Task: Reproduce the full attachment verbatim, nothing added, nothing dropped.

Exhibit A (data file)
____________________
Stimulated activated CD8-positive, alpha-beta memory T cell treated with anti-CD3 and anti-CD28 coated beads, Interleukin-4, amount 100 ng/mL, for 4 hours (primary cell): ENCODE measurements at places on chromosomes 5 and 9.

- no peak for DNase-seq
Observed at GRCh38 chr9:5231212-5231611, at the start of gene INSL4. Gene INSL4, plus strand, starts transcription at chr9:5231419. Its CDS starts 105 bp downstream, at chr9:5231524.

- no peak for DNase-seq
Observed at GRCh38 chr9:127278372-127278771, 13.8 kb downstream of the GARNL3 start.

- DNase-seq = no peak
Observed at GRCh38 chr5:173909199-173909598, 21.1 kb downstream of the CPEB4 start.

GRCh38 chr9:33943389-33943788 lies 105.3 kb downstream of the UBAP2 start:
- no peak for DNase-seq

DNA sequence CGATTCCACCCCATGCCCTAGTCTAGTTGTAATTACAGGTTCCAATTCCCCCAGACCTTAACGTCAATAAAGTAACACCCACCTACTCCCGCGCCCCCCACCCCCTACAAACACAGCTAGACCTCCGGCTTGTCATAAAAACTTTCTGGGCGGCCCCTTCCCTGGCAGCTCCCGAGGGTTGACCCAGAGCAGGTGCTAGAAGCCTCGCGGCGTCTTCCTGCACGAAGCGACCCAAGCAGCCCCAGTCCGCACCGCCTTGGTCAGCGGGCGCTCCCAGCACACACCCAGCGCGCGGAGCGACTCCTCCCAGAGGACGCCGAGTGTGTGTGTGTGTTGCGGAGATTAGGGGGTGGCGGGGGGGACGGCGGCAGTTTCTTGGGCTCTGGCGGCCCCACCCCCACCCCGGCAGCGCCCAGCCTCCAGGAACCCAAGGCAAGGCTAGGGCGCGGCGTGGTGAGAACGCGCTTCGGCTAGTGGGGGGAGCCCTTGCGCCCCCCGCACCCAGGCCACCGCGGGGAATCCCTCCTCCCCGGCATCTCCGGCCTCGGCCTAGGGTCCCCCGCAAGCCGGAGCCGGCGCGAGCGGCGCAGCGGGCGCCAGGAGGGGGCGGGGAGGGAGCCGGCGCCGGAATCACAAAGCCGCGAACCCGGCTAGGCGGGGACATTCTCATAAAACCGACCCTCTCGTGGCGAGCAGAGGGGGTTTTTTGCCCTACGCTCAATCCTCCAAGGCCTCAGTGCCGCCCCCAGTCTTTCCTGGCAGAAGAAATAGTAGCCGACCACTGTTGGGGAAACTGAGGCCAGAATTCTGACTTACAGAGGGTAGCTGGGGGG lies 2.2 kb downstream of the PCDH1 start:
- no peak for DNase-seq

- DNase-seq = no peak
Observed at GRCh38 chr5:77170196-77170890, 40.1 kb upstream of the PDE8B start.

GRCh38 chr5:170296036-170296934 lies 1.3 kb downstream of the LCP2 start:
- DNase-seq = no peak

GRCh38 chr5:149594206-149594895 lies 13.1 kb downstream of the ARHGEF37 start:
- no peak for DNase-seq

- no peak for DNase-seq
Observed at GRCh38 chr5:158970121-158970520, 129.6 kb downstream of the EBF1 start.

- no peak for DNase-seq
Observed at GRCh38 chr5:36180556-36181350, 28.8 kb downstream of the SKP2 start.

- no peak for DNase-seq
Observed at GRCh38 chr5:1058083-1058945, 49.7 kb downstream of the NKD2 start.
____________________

Stimulated activated CD8-positive, alpha-beta memory T cell treated with anti-CD3 and anti-CD28 coated beads, Interleukin-4, amount 100 ng/mL, for 4 hours (primary cell): ENCODE measurements at places on chromosomes 5 and 9.

- no peak for DNase-seq
Observed at GRCh38 chr9:5231212-5231611, at the start of gene INSL4. Gene INSL4, plus strand, starts transcription at chr9:5231419. Its CDS starts 105 bp downstream, at chr9:5231524.

- no peak for DNase-seq
Observed at GRCh38 chr9:127278372-127278771, 13.8 kb downstream of the GARNL3 start.

- DNase-seq = no peak
Observed at GRCh38 chr5:173909199-173909598, 21.1 kb downstream of the CPEB4 start.

GRCh38 chr9:33943389-33943788 lies 105.3 kb downstream of the UBAP2 start:
- no peak for DNase-seq

DNA sequence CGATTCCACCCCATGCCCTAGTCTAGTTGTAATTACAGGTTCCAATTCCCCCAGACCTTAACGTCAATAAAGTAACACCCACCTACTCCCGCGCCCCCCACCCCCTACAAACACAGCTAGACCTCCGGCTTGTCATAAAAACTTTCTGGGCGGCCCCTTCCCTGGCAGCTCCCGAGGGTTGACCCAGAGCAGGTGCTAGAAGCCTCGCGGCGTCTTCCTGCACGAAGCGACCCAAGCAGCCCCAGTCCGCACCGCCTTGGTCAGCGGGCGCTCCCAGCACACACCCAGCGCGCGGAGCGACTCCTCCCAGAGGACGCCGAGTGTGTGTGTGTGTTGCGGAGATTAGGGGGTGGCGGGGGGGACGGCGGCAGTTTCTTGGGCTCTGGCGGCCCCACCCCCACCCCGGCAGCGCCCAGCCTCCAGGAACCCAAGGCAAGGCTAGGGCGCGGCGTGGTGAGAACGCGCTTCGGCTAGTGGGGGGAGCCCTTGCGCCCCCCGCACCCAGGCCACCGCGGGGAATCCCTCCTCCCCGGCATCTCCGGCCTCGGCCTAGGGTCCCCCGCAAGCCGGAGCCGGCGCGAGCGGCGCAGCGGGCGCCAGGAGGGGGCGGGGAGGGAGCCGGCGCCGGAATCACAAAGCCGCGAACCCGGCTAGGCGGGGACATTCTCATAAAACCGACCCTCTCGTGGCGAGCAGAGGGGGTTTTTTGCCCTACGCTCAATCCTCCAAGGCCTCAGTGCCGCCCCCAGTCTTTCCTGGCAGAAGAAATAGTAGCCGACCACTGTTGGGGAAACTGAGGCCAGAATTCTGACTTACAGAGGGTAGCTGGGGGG lies 2.2 kb downstream of the PCDH1 start:
- no peak for DNase-seq

- DNase-seq = no peak
Observed at GRCh38 chr5:77170196-77170890, 40.1 kb upstream of the PDE8B start.

GRCh38 chr5:170296036-170296934 lies 1.3 kb downstream of the LCP2 start:
- DNase-seq = no peak

GRCh38 chr5:149594206-149594895 lies 13.1 kb downstream of the ARHGEF37 start:
- no peak for DNase-seq

- no peak for DNase-seq
Observed at GRCh38 chr5:158970121-158970520, 129.6 kb downstream of the EBF1 start.

- no peak for DNase-seq
Observed at GRCh38 chr5:36180556-36181350, 28.8 kb downstream of the SKP2 start.

- no peak for DNase-seq
Observed at GRCh38 chr5:1058083-1058945, 49.7 kb downstream of the NKD2 start.